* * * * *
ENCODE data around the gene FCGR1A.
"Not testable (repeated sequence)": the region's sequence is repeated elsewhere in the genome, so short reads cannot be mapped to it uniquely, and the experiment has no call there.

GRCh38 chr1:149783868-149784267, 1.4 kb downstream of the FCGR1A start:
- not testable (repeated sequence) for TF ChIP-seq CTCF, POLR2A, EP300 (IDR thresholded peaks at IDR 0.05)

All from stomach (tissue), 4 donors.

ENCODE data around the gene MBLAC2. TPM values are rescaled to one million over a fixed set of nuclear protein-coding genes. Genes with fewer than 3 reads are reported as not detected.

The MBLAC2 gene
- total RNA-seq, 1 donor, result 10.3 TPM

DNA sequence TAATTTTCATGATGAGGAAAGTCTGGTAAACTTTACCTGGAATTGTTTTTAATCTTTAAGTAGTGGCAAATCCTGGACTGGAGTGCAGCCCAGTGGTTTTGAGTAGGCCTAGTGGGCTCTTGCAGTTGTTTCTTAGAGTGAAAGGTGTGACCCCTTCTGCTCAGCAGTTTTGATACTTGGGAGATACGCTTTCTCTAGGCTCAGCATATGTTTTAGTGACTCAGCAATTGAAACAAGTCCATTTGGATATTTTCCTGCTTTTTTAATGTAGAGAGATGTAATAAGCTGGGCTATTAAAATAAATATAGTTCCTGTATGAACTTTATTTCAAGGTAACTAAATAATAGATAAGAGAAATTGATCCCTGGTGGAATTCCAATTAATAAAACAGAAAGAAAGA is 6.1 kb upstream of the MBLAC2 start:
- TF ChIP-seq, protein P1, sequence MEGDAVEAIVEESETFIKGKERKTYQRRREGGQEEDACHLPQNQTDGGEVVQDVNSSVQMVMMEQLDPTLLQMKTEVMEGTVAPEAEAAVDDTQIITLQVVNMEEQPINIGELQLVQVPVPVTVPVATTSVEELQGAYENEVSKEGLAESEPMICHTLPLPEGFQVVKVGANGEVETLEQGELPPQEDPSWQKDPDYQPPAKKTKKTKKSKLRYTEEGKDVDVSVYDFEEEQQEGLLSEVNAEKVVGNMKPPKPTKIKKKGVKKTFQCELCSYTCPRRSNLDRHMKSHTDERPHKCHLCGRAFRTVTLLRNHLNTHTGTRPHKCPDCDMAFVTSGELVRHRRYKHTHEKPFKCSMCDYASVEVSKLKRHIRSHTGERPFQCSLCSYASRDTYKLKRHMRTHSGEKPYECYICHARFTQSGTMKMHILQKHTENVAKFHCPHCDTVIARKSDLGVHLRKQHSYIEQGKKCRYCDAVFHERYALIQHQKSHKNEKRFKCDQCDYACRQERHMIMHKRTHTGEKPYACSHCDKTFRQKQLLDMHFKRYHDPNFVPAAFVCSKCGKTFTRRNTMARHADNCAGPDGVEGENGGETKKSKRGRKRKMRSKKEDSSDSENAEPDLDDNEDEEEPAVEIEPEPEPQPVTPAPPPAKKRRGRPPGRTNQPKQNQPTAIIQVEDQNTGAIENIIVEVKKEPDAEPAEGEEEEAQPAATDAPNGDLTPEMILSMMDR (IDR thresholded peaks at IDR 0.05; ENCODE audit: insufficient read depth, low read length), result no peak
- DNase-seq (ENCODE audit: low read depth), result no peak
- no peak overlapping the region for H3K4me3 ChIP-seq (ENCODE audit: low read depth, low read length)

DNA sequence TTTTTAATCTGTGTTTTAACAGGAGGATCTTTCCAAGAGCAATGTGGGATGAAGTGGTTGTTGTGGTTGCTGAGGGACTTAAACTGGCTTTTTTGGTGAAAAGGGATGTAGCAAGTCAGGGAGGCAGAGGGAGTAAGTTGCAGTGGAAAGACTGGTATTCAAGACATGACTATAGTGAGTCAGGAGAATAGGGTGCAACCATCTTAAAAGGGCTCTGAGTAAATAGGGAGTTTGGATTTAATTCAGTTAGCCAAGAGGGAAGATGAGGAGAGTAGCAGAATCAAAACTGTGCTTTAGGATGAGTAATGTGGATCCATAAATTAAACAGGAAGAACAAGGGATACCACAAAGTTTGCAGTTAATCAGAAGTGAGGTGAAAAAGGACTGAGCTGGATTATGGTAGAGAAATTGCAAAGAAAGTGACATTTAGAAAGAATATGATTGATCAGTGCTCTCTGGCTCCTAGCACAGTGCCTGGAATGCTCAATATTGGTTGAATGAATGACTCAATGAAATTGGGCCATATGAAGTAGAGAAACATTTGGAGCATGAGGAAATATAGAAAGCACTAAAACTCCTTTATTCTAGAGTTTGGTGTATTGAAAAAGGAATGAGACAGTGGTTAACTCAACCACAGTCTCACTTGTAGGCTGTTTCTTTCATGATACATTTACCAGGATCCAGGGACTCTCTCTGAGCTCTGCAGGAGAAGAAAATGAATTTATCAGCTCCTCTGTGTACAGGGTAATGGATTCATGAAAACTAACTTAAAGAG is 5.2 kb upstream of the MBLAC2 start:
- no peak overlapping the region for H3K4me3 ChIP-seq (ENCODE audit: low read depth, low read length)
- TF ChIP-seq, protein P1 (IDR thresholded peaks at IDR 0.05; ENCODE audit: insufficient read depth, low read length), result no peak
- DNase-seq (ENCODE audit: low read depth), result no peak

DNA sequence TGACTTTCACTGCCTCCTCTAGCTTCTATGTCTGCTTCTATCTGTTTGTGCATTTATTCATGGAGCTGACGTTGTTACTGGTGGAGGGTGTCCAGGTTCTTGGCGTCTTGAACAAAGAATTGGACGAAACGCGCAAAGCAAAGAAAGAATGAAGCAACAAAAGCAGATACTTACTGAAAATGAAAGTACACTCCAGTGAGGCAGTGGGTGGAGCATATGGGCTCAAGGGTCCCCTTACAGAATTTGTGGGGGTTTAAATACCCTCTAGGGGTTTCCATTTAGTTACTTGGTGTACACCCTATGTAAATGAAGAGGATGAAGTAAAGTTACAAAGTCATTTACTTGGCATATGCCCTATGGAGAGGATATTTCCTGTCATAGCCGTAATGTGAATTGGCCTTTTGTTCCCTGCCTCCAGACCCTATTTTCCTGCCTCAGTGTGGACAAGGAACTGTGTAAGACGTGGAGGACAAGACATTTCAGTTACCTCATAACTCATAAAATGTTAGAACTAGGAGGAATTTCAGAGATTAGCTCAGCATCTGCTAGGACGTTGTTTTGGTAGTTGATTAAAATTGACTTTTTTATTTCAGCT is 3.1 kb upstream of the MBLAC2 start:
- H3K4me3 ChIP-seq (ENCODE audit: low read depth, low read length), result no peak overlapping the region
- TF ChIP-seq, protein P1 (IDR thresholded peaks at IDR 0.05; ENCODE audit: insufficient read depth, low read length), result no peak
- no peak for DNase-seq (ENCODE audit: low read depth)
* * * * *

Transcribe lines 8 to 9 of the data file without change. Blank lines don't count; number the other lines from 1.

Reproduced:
- total RNA-seq, 1 donor, result 10.3 TPM

DNA sequence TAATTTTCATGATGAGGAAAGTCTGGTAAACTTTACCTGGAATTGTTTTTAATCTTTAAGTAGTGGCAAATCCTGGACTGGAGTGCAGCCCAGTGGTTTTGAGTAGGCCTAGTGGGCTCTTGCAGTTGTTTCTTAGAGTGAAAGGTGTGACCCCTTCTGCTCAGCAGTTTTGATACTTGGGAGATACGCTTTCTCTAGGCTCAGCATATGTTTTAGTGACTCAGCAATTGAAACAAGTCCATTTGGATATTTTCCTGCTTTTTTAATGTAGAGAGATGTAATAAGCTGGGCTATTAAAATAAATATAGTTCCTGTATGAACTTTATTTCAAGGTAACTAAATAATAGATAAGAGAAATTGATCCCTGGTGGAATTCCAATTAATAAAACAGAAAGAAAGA is 6.1 kb upstream of the MBLAC2 start: